The Effects of Gambling

Gambling involves risking something of value, such as money, for the chance to win a prize. It can be a form of entertainment or socialising, but some people develop gambling problems that cause harm to themselves and others. People can bet on sports events, horse races, or the outcome of a lottery draw. They can also gamble online using websites such as poker and betting sites. Gambling can be a serious problem, and some people may need treatment to help them overcome it.

The majority of people who engage in gambling do so responsibly. They may play for the thrill of winning, to socialise or as a way to escape from stress and worries. However, some people are more likely to develop a gambling problem. This can include those who engage in multiple types of gambling, betting more than they can afford to lose or borrowing money to gamble. People with underlying mood disorders, such as depression or anxiety, are also more likely to have problems with gambling.

A person’s behaviour can impact on their family, friends and co-workers, as well as the community as a whole. It can also have an effect on their quality of life. Research has shown that gambling can increase a person’s chances of experiencing a mental health episode, such as depression or anxiety.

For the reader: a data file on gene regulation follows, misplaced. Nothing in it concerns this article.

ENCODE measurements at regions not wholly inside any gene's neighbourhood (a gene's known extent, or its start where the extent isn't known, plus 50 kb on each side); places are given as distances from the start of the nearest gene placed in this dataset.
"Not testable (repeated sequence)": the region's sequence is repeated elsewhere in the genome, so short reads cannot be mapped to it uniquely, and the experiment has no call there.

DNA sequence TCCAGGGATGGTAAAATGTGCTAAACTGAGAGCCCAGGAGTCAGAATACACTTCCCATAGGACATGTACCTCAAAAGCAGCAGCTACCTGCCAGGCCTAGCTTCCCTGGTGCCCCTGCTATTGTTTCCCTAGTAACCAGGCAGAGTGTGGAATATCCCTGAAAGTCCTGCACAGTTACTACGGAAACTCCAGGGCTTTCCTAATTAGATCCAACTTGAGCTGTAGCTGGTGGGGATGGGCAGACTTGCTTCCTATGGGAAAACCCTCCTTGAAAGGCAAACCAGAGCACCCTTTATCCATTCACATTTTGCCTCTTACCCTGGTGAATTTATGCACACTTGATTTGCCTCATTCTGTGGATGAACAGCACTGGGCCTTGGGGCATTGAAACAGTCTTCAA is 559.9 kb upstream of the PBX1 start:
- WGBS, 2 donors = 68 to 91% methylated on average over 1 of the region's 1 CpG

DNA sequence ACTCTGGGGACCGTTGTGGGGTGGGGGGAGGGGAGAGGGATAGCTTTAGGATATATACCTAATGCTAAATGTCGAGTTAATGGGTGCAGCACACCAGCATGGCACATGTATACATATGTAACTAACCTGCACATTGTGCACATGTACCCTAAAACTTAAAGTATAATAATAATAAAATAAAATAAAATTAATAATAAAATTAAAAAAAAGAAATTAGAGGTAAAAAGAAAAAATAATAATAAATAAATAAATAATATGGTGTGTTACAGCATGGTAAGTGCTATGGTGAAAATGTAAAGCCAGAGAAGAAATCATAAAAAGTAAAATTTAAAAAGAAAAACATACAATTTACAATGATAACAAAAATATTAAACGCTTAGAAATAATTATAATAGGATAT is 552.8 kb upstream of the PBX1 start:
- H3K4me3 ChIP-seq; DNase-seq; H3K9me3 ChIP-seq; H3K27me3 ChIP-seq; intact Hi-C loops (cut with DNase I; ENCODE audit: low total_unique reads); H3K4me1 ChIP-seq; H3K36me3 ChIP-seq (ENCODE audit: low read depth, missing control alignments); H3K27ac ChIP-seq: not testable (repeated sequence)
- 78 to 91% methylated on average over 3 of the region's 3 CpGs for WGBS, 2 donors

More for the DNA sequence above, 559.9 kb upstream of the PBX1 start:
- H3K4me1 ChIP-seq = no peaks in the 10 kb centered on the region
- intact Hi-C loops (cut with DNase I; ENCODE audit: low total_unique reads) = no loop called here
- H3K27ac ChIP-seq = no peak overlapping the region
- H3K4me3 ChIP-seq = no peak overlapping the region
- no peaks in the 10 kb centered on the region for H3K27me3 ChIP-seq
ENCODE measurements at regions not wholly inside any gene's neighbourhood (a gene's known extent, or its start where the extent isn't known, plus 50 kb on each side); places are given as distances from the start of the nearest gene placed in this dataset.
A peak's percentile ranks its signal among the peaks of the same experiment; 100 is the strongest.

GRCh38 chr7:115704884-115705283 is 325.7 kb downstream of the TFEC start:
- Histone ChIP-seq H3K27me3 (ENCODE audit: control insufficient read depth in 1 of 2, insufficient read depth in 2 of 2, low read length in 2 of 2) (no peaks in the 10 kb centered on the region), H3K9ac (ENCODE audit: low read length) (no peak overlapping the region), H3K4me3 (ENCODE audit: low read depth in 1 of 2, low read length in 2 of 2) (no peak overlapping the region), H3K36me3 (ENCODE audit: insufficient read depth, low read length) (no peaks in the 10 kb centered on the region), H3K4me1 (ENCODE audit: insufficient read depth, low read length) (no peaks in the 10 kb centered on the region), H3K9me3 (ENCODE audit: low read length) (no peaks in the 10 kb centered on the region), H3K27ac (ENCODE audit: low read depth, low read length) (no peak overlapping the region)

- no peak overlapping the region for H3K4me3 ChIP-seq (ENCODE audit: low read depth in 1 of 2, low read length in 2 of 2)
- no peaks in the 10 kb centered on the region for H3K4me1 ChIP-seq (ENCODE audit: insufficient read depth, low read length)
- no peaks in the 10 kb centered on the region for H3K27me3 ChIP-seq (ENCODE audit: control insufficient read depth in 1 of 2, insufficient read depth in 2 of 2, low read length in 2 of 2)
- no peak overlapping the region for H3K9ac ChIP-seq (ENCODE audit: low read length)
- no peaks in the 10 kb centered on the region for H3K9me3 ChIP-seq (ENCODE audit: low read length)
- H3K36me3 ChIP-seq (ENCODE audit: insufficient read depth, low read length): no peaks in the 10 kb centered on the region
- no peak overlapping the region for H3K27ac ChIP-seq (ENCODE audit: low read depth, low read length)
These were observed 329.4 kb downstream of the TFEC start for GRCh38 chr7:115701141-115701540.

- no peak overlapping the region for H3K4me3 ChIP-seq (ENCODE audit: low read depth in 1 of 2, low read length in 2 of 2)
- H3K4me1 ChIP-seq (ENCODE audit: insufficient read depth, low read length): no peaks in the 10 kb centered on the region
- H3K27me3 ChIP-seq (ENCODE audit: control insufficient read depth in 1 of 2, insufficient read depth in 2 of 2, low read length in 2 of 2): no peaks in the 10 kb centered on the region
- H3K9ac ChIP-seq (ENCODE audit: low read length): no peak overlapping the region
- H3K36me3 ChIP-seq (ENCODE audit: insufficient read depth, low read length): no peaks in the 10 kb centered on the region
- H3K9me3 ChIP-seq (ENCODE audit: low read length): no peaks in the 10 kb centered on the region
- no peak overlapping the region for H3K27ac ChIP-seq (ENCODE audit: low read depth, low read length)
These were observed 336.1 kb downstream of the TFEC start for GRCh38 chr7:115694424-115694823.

Some people are able to manage their gambling behaviour and maintain good relationships. However, the majority of people who have a gambling disorder experience negative impacts on themselves and those closest to them. These effects can be seen at the individual, interpersonal and community/society levels (Fig 1).

When a person has a gambling disorder, they may experience financial difficulties and have negative consequences on their social, work and personal lives. They can also experience feelings of shame and guilt, depression, anxiety and substance abuse. These symptoms can be hard to recognise, but there are ways to get help. People who have a gambling disorder can seek help through treatment, self-help tips and support groups such as Gamblers Anonymous.

Getting help for a gambling disorder can be difficult. People often feel ashamed to admit that they have a problem, but talking about it can make you feel better. You can find more information and support on the Better Health Channel, including a national gambling helpline.

Gambling affects the brain’s reward centre, which is why it can cause a ‘high’ or euphoric feeling. This can be compared to the feeling of eating a delicious meal or spending time with loved ones, which also trigger the reward centre. It is important to remember that healthy activities like exercise and socialising can also provide rewards, so try to balance your gambling with other things you enjoy. Avoid chasing your losses – the more you try to win back your money, the bigger the loss will be. Also, don’t gamble when you’re depressed or upset – the more stressed and down you are, the less well-informed your decisions will be.